They could fall prey to a ‘spear phishing’ attack which isolates individual users in an organisation, using spoof tactics to extort money. These attacks are harder to spot, because they use legitimate-looking email headers and addresses. They are becoming increasingly prevalent because we’re so busy these days, and as such a user may not spot the scam or anomalies in the way the email has been written – such as poor spelling. Let’s say the Financial Controller opens an email, supposedly sent by the Managing Director, asking ‘Are you at your desk today?’ He replies, unknowingly sparking a conversation with an online thief. When asked to transfer funds to a particular account the Financial Controller does so dutifully; soon afterwards the money leaves the bank, and often the country, thereafter becoming untraceable and unrecoverable.

What can business owners do to avoid this?

There’s only one solution to this type of cybercrime and that’s setting up a business process with two-step verification for non-standard business payments. It is a process that every business should do regardless of size; primarily because it’s becomingly increasingly easy for cybercriminals to gather information about a business’ decision makers and their social habits from sources such as social media, websites, and even credit vetting facilities. On top of this, cybercriminals can also easily review financial stats which are available via the public domain, and target the companies that match their criminal ambitions.

Are there more sophisticated ways to guard against cybercrime?

The more sophisticated, and often efficient, option is to hire a proactive IT support provider with managed services and disaster recovery. Failing that, it’s worth training staff, so they’re aware of cybercrime risks and how to avoid damaging the business. All businesses must use operating systems and Microsoft Office products that are supported by the vendor, and have the latest security patches. They also need robust anti-virus and anti-spam software, and anti-virus email protection. Business owners should also ensure that all passwords are unique and strong.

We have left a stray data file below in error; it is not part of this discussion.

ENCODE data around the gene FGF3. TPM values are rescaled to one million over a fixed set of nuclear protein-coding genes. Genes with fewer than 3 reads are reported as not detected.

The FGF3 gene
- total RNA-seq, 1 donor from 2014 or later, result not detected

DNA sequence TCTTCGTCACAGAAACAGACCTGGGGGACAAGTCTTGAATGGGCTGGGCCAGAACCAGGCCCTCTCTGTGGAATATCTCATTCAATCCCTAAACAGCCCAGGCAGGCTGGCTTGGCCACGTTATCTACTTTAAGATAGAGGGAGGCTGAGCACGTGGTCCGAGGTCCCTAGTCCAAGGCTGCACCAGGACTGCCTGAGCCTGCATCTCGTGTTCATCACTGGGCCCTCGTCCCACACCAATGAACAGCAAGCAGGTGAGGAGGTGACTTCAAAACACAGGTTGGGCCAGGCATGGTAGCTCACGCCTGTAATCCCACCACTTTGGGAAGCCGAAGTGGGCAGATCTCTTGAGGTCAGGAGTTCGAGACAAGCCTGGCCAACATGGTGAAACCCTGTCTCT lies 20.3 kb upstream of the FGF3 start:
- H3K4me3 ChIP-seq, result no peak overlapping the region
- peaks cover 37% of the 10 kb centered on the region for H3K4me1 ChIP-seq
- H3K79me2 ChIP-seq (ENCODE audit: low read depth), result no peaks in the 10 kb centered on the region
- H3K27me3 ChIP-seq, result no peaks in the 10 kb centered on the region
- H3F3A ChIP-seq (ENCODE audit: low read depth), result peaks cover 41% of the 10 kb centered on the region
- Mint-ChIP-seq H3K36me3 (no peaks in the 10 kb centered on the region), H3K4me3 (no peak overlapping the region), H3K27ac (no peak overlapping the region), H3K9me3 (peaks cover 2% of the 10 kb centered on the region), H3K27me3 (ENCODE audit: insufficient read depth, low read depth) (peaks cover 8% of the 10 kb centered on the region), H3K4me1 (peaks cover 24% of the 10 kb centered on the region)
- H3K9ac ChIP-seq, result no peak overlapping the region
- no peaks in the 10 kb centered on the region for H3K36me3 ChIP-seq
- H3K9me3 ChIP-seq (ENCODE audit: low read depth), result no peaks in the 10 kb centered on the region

These precautions, together with sensible system environmental measures, can often help businesses recover from an infection. When these precautions are combined with a sensible insurance policy, SMEs can hopefully minimise the risk of lost income and reputation created by cybercrime attacks.

Insurance requirements

Following the suggested precautions outlined in this article will hopefully mean your business avoids becoming the victim of cybercrime, however, should the worst happen, it is essential that you have a sensible insurance policy in place. With this in mind, let’s look at NIG’s Cyber Cover product, and see why it makes perfect sense:

Our Cyber Cover product covers:

  • Cyber crime – financial loss from hacking, fraudulent input or alteration of data
  • Cyber liability – damages and defence costs attributed to cyber crime
  • Data-Breach expense – the cost of expenses following a data-protection failure
  • Loss of business income following a cyber event (Optional)
  • Damage, loss, corruption and breakdown of hardware (Optional)
  • Data corruption and extra costs (Optional)


You can find more information about NIG’s Cyber Cover product, including Key Facts, Sales Aid, Proposal Form and Policy Wording, on our website here


NIG. Here’s Why…

As well as having a great product in Cyber Cover, here are some key benefits of choosing NIG:

  • Established – we have more than 120 years of commercial underwriting expertise.
  • Focus – we’re 100% focused on brokers, and trade all of our products exclusively through UK brokers
  • Size and scale – as part of the Direct Line Group we have the strength and security of an A-rated underwriter, combined with the scale of a FTSE 100 company.
  • Comprehensive – our extensive range of products cater for businesses large and small.
  • Competitive – our one-quote-to-market principle provides a real edge for brokers.
  • Financial support – we can provide in-house surveying and risk management funding
  • UK-wide – we have eight regional offices across the UK, combining regional coverage with local expertise.